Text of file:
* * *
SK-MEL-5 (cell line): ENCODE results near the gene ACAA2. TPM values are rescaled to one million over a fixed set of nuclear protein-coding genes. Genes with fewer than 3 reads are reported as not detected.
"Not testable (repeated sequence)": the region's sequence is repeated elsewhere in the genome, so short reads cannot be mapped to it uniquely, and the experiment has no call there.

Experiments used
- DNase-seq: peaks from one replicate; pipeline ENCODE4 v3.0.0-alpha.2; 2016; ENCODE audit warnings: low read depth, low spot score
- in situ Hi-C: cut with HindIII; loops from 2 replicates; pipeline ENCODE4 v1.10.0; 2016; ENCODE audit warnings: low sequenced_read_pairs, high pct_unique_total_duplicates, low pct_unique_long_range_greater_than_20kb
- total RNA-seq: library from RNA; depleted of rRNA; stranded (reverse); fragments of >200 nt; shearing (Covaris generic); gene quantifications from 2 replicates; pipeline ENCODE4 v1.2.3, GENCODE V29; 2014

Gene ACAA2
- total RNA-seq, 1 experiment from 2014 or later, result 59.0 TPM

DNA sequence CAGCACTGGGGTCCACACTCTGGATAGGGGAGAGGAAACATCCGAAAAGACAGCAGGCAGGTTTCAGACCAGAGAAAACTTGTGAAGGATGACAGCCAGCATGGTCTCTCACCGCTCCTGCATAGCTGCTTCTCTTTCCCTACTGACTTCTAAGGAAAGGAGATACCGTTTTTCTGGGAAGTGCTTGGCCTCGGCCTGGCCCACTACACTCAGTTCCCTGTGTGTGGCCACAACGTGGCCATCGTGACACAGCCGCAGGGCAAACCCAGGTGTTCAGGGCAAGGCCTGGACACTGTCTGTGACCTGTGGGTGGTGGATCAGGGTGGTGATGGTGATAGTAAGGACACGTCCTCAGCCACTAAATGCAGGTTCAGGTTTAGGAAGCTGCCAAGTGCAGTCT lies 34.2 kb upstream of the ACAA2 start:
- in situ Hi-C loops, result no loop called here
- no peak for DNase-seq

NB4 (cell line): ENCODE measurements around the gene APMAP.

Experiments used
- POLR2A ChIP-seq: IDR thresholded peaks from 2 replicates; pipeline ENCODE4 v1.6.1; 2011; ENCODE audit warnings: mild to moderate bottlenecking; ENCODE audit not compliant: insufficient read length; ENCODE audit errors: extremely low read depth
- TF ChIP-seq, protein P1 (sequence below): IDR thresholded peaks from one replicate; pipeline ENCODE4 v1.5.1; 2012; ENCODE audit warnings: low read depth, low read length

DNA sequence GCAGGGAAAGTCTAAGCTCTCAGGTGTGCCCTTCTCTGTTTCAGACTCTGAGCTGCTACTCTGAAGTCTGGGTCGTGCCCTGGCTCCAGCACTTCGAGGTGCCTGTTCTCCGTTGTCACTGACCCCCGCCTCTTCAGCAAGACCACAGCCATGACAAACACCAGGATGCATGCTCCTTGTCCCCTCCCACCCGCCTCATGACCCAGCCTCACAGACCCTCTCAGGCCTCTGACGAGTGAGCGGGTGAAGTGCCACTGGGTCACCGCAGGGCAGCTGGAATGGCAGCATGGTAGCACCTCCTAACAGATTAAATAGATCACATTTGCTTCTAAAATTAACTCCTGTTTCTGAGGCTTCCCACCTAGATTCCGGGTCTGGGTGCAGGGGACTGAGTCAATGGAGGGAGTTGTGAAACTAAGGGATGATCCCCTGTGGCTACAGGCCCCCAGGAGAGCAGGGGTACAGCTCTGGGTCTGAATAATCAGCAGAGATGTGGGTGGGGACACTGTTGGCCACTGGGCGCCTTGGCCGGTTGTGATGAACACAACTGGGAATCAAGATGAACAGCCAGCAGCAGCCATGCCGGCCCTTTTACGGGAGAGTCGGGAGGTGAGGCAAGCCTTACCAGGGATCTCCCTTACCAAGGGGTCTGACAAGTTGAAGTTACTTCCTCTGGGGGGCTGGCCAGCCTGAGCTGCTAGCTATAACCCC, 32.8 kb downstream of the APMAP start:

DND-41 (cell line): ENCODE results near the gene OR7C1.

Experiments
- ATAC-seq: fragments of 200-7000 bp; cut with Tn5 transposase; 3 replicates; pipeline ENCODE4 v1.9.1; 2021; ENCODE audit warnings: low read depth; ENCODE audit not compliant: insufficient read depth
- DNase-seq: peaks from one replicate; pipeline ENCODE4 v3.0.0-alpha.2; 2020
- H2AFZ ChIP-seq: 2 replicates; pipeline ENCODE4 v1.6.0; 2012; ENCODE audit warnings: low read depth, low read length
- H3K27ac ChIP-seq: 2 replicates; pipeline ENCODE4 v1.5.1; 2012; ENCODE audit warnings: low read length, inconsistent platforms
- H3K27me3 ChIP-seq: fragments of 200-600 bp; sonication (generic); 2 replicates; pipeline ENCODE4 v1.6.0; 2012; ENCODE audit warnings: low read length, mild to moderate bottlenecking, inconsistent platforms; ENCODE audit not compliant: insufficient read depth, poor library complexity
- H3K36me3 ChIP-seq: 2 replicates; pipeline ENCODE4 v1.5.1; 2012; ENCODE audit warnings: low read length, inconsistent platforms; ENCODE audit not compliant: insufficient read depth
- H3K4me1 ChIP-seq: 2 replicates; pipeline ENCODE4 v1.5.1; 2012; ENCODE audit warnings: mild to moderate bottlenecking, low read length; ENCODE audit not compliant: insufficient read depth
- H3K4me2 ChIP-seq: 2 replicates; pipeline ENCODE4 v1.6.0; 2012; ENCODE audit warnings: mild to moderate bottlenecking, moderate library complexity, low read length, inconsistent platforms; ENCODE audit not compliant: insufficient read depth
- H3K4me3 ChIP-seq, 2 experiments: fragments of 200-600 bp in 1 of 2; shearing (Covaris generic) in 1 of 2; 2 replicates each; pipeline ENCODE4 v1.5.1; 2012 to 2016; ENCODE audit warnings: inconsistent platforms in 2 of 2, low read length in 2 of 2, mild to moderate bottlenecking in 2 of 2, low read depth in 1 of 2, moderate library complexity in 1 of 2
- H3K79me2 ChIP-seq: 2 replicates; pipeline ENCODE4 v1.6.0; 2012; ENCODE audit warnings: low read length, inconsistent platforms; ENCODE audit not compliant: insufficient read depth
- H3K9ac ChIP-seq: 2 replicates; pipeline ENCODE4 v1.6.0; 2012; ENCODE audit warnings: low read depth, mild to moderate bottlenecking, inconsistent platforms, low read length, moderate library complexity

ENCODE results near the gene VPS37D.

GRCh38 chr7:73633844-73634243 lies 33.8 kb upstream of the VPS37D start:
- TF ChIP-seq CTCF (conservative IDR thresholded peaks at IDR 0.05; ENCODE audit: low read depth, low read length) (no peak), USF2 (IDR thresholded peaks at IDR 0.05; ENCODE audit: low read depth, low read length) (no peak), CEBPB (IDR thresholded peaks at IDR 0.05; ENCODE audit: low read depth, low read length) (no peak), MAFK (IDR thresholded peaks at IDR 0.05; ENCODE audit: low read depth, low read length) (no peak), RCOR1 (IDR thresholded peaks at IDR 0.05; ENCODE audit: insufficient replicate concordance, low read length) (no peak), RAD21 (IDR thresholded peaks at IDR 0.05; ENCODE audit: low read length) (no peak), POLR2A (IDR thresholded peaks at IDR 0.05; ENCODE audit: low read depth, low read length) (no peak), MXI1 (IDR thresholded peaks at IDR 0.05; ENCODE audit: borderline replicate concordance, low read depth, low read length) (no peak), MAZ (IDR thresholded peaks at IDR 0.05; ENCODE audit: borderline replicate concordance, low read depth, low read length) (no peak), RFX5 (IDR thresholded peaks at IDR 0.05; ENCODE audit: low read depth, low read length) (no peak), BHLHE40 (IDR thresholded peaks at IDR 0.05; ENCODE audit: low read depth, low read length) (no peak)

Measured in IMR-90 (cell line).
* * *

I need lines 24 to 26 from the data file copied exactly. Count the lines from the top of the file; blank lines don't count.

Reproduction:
- H3K36me3 ChIP-seq: 2 replicates; pipeline ENCODE4 v1.5.1; 2012; ENCODE audit warnings: low read length, inconsistent platforms; ENCODE audit not compliant: insufficient read depth
- H3K4me1 ChIP-seq: 2 replicates; pipeline ENCODE4 v1.5.1; 2012; ENCODE audit warnings: mild to moderate bottlenecking, low read length; ENCODE audit not compliant: insufficient read depth
- H3K4me2 ChIP-seq: 2 replicates; pipeline ENCODE4 v1.6.0; 2012; ENCODE audit warnings: mild to moderate bottlenecking, moderate library complexity, low read length, inconsistent platforms; ENCODE audit not compliant: insufficient read depth